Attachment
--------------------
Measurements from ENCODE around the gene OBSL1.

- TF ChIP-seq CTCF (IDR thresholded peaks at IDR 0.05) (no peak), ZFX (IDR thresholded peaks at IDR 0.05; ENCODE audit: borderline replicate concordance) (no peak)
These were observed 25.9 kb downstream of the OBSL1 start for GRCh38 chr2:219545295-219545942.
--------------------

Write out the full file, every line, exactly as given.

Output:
Measurements from ENCODE around the gene OBSL1.

- TF ChIP-seq CTCF (IDR thresholded peaks at IDR 0.05) (no peak), ZFX (IDR thresholded peaks at IDR 0.05; ENCODE audit: borderline replicate concordance) (no peak)
These were observed 25.9 kb downstream of the OBSL1 start for GRCh38 chr2:219545295-219545942.